1910 London to Manchester air race
The 1910 London to Manchester air race took place between two aviators. Each attempted to win a heavier-than-air powered flight challenge. The £10,000 prize was won in April 1910 by Frenchman Louis Paulhan. Paulhan repeated the journey in April 1950, the fortieth anniversary of the original flight.
About 1910 London to Manchester air race in brief
The 1910 London to Manchester air race took place between two aviators. Each attempted to win a heavier-than-air powered flight challenge between London and Manchester first proposed by the Daily Mail newspaper in 1906. The £10,000 prize was won in April 1910 by Frenchman Louis Paulhan. The event marked the first long-distance aeroplane race in England, the first take-off of a heavier than-air machine at night, and the first powered flight into Manchester from outside the city. Paulhan repeated the journey in April 1950, the fortieth anniversary of the original flight, this time as a passenger aboard a British jet fighter. The first to make the attempt was Claude Grahame-White, an Englishman from Hampshire. He took off from London on 23 April 1910, and made his first planned stop at Rugby. His biplane subsequently suffered engine problems, forcing him to land again, near Lichfield. High winds made it impossible for him to continue his journey, and his aeroplanes suffered further damage on the ground when it was blown over. The next morning, after an unprecedented night-time take-offs, he almost caught up with Paulhan, but his Aeroplane was overweight and he was forced to concede defeat. In 1909, inspired by Blériot’s historic cross-channel flight, he went to France to learn how to fly, and by the following January he became one of the first Englishmen to obtain an aviator’s certificate.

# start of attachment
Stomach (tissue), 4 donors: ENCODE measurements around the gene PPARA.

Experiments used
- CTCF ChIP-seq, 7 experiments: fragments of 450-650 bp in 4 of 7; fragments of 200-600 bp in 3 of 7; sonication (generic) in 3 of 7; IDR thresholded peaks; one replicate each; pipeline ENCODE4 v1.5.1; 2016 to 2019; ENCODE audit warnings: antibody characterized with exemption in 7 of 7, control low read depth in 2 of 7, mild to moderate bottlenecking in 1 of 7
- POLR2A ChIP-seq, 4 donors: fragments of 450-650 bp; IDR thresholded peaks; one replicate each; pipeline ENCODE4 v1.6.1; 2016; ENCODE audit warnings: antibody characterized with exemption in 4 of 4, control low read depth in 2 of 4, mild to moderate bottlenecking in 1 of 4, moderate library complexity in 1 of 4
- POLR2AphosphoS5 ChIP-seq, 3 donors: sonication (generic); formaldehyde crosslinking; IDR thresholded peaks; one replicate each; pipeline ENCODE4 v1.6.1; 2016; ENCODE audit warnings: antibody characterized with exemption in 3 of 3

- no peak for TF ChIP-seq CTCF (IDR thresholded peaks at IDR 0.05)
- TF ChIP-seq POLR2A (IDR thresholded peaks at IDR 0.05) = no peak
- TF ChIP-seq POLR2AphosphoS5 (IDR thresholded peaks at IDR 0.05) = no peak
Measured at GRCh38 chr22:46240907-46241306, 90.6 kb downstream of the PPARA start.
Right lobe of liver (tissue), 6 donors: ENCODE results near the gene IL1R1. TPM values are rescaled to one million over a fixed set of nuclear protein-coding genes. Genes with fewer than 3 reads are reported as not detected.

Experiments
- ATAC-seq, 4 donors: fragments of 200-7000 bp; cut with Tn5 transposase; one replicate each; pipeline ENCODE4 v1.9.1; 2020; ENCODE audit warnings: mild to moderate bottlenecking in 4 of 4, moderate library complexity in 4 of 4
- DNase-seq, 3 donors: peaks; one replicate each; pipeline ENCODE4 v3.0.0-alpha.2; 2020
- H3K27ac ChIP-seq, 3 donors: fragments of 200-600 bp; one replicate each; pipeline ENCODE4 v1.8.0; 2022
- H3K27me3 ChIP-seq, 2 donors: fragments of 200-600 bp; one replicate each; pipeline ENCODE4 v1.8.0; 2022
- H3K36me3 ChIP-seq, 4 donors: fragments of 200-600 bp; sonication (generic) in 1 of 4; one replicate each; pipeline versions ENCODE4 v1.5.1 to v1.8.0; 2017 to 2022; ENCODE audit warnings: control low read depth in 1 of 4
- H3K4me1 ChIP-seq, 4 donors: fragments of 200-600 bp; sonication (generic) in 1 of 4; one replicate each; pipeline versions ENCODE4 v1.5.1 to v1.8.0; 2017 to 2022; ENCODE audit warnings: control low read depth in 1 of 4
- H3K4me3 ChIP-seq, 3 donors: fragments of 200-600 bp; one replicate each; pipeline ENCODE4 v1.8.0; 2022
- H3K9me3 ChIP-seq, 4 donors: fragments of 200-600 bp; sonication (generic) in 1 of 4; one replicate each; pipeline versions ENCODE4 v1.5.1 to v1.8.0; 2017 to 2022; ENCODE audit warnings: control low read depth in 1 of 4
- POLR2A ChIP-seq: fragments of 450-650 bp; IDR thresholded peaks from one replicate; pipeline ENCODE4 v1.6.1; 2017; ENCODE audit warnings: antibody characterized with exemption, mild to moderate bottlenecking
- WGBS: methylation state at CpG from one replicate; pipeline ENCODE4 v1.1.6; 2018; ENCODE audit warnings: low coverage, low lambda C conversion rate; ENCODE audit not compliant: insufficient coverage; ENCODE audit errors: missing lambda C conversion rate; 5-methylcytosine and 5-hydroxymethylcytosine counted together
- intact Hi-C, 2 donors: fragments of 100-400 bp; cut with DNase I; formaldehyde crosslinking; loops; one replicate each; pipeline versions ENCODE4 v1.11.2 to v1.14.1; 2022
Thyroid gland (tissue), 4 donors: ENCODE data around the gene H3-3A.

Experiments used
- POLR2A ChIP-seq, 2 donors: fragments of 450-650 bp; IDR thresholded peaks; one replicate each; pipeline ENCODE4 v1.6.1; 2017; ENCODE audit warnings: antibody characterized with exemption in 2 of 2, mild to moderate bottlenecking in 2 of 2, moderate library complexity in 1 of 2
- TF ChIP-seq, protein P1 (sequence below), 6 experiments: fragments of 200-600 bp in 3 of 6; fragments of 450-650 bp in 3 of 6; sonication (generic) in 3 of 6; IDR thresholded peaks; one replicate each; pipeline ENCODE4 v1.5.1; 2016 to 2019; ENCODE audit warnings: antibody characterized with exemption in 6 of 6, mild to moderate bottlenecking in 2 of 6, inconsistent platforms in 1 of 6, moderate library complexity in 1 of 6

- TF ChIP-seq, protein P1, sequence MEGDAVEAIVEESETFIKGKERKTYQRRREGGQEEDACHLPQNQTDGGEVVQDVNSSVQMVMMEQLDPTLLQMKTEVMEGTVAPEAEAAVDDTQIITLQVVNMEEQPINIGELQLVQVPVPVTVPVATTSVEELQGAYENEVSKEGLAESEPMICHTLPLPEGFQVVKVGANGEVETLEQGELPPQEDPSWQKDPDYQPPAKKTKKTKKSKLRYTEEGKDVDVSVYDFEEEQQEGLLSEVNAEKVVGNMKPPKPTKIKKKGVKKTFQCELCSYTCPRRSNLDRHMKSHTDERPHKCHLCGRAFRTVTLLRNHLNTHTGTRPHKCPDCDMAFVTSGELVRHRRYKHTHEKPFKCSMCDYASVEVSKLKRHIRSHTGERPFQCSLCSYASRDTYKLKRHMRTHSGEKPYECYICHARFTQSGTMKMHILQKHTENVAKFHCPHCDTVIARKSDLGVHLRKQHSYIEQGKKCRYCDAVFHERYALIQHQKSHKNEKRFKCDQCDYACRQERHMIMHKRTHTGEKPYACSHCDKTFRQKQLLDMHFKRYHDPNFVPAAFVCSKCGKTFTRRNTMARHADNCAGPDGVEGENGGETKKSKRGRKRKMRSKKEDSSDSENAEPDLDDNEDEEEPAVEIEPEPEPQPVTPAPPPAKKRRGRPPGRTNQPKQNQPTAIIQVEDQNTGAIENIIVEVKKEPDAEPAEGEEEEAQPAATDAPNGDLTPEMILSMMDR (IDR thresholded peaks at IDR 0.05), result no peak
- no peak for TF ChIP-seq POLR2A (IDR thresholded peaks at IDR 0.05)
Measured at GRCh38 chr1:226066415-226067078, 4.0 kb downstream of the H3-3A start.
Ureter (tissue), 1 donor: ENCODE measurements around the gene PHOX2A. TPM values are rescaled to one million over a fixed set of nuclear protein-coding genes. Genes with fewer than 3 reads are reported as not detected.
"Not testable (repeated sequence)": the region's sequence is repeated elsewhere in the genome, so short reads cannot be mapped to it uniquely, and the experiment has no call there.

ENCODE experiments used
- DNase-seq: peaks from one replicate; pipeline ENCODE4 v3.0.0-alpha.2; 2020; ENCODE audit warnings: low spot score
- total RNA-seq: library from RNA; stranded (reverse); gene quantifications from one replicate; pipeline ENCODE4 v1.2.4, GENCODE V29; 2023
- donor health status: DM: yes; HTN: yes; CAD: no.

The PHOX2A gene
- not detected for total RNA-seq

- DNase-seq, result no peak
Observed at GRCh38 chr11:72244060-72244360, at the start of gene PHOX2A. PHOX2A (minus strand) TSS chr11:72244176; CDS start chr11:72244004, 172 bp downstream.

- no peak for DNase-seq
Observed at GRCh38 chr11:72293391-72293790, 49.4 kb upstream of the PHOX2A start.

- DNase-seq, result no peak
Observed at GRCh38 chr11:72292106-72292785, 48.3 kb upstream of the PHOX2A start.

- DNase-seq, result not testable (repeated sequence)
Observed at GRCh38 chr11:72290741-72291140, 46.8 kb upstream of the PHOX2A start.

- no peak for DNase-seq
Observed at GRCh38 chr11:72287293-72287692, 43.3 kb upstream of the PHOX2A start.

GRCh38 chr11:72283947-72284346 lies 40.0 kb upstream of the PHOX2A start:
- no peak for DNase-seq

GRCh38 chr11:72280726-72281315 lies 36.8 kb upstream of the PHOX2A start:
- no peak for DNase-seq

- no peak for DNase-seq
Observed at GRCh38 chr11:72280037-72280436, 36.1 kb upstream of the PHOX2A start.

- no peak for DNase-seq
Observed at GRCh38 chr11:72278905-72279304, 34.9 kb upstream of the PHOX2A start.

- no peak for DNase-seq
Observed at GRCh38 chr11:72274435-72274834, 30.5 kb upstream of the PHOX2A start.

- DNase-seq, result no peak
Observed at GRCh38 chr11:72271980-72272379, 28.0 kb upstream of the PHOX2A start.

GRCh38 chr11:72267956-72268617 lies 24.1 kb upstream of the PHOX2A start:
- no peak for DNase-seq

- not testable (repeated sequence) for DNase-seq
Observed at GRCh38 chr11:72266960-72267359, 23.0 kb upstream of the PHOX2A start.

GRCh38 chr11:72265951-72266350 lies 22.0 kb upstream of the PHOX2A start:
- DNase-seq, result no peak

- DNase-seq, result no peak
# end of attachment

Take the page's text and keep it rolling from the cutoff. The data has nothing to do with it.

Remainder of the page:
He was awarded Aéro Club de France licence No. 10 on 17 July. In July 1909 he set new records for altitude and flight duration in the United States of America, and in Douai, where in July he set several new flight records for the duration of the flight. He also competed in an early flight meeting in October 1909 at Blackpool, and shortly afterwards flew in an exhibition at the Brooklands motor racing circuit. In April 1910 he arrived in London to prepare to take off at 5: 00am, near the Plumes Hotel in the suburb of Royal Park. A crowd of journalists and spectators assembled there from about 4:00am, with more arriving by car until about about about 5:30am. The Farman III was brought to prepare at 4: 30am and began to prepare his biplane for the journey. It was the first time a biplane had taken off from a British capital in under 24 hours. In 1908 they offered £1,000 for the first flight across the English channel, and £1,.000 for a circular one-mile flight made by a British aviator in a British aeropl plane. The challenge also specified that take- off and landing were to be at locations no more than five miles from the newspaper’s offices in those cities. The challenge was first offered in November 1906 by The Daily Mail, and was won by French aviator Isidore Auguste Marie Louis Paulhane. The newspaper’s proprietors were keen to stimulate the industry’s growth.